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post #61 of 64 Old 01-22-2010, 12:28 PM
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I'll "play", here's a few of mine:
Transformers ROTF blu-ray, took a few picts with my new Canon T1i (I'm still learning it)
Straight from camera, RAW, unprocessed, just cropped in iPhoto before uploading to picasa web hosting.

Projector: Sony VPL-VW60 + Panamorph UH380
CIH Screen Size: 130" diag for 2.37 movies 103" dia for 16:9
Screen Type: DIY curved Wilson Art Designer White Laminate
PS3 Blu-Ray.













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post #62 of 64 Old 01-22-2010, 12:37 PM
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Cars
Projector: Sony VPL-VW60 + Panamorph UH380
CIH Screen Size: 130" diag for 2.35 movies 103" dia for 16:9
Screen Type: DIY curved Wilson Art Designer White Laminate
PS3 Blu-Ray.










This is on of my favorite shots.....



I love the blue color of the Hudson Hornet, classic color!
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post #63 of 64 Old 01-23-2010, 10:06 AM
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Just thought I would post a few shots.

Benq W5000
100" N7 Screen












Whites still look white.


A couple with 2 60w wall lights on. Camera dosn't show it very well, but the room is lit up pretty good.

Jason
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post #64 of 64 Old 01-26-2010, 08:30 AM
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Quote:
Originally Posted by tiddler View Post

That would be greatly appreciated. I'm no photographer so please post your instructions and I will then quote them in the posts near the beginning of the thread.

Thanks for the offer!

Now here is some Screenie takin' help; (...previously offered to another member....)

With any particular Camera, there is a point where resolution and incoming light combine with aperture to create a balance.....or not. We/I use the eye to initially judge the image quality we actually see, and it's the memory of that image that serves as the comparison to go by when viewing the Screen Shot.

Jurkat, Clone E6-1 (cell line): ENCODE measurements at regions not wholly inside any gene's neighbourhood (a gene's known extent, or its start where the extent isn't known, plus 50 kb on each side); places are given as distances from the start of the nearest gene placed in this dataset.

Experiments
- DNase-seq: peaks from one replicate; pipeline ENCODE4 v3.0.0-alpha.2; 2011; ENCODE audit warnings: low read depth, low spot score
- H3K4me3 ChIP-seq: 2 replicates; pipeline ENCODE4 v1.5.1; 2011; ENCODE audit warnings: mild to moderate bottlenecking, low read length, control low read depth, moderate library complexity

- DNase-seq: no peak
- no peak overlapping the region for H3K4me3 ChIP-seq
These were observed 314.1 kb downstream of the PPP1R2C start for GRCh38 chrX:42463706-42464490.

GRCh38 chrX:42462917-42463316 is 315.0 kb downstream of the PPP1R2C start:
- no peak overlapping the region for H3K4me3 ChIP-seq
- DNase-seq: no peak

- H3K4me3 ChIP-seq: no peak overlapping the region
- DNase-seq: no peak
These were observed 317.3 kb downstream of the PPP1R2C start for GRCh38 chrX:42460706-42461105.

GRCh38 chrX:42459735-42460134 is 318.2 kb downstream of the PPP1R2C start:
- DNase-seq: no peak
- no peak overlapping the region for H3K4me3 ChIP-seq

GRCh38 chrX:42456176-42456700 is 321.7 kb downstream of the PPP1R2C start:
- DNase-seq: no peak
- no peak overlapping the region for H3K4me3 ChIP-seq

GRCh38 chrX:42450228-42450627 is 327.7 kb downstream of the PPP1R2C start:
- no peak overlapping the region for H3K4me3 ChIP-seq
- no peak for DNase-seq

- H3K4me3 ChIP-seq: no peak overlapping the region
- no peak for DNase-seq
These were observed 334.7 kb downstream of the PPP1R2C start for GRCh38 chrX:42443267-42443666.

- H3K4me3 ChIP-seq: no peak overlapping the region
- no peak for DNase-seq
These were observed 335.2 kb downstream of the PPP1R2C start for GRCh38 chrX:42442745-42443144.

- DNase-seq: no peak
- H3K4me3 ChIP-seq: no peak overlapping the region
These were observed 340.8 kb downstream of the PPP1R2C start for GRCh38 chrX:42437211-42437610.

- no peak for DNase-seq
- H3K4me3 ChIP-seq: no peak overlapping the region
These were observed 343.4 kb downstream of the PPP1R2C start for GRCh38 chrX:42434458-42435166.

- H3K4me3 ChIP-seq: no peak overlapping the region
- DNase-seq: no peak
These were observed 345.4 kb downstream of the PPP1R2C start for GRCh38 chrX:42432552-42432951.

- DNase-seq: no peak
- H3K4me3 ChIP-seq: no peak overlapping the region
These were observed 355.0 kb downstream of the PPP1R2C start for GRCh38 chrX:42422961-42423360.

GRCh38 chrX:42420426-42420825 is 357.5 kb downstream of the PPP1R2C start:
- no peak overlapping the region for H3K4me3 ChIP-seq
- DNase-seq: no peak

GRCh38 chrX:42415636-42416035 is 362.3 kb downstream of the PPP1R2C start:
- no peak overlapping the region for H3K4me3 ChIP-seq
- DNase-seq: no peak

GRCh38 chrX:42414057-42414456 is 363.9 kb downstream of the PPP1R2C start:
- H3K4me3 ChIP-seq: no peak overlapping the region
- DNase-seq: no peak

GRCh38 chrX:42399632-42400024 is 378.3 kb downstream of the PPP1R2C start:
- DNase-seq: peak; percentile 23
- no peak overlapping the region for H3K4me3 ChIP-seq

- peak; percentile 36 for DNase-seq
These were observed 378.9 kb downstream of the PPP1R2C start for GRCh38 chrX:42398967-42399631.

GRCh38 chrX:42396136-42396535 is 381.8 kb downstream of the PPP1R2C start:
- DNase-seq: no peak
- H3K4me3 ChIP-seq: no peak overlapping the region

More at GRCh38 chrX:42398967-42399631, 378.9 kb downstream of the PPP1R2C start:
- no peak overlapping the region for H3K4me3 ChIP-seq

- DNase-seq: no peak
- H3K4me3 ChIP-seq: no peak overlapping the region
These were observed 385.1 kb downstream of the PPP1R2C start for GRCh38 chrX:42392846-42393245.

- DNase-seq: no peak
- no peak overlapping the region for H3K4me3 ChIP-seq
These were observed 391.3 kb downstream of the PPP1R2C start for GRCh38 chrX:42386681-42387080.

The first step is to set up a sturdy spot that is at mid-screen height and centered "lens to Screen". Choose an appropriate distance. With your Screen being a white laminate, that would probably be at about 13'-14'

Set the Camera on AUTO / High ISO. Zoom in until you have the Screen centered in the image but with at least 15% of the image width open around the Screen's perimeter. You need to have a offsetting reference for the camera's metering system to work right, but too much "out of the image" content will skew the balance to favor the "Black' and wash out the image.Set the timer and take a shot. Compare the LCD preview. Adjust the light output of the LCD window until you match the image with what you see ahead. That's not really accurate...but it's better than being far off.

OK...now what your trying to do is to take shots at a relative high ISO (500-800) but compensate for the brightness increase by using the Zoom to attenuate incoming light just enough to allow for detail and color to not be washed out because the Camera is seeing the light coming from the Screen as being so very bright.

If you get the light balance down, the colors produced by the PJ and as presented via the Camera's sensors will be as accurate as both can produce.

It's all about balance, and using your eye/memory to make the subtle adjustments to equalize what you capture with what you see.

When you get back to your PJ and download, then you can see how much of any "luminance loss" you experience during the File transfer. If you have a balance going for you, that will always be nominal, if indeed it's not actually minimal.

Some degree of Trial and Error and Adjustment is involved. and certain Movies ranging from darkies like Underworld to brilliant Pixar animations will call for re-adjustments at time.

But all those really center around Distance/Zoom/ISO so you don't have a lot of head scratchin' to do.

One last thing. Pixel resolution on most all new 1080p PJs is incredibly smooth. Because of that, the camera cannot use it's pixel interpolation (PI) feature very well, resulting in a flatter, less contrasty image (...mostly lacking depth of field...) This results in a image that is /can be slightly fuzzier looking than what you know it looked like when you watched it. But when it can, image sharpness seen in a Photo appears to go off the scale.
(CRTs have none of those issues..."Smooth Screen" PJs have the most.)

The "PI" feature on most Digi-Cameras is just one of a few aspects that makes some decry the validity of Screen shots. But actually it's a playing field leveler that makes a photographed image look more like the real life image, not "better than". This aspect usually manifests itself in Close ups. If you can't avail yourself of PI, then it is best to not zoom in too close, but rather re-size downward and crop to enlarge the remaining content. Zoom in too close and all that detail actually becomes blurry, and colors shift and actually merge because of the seemingly indistinct transition points between fields of different content.

Happy shootin'

To quote James T. Kirk;
"I'm laughing at the superior intellect"
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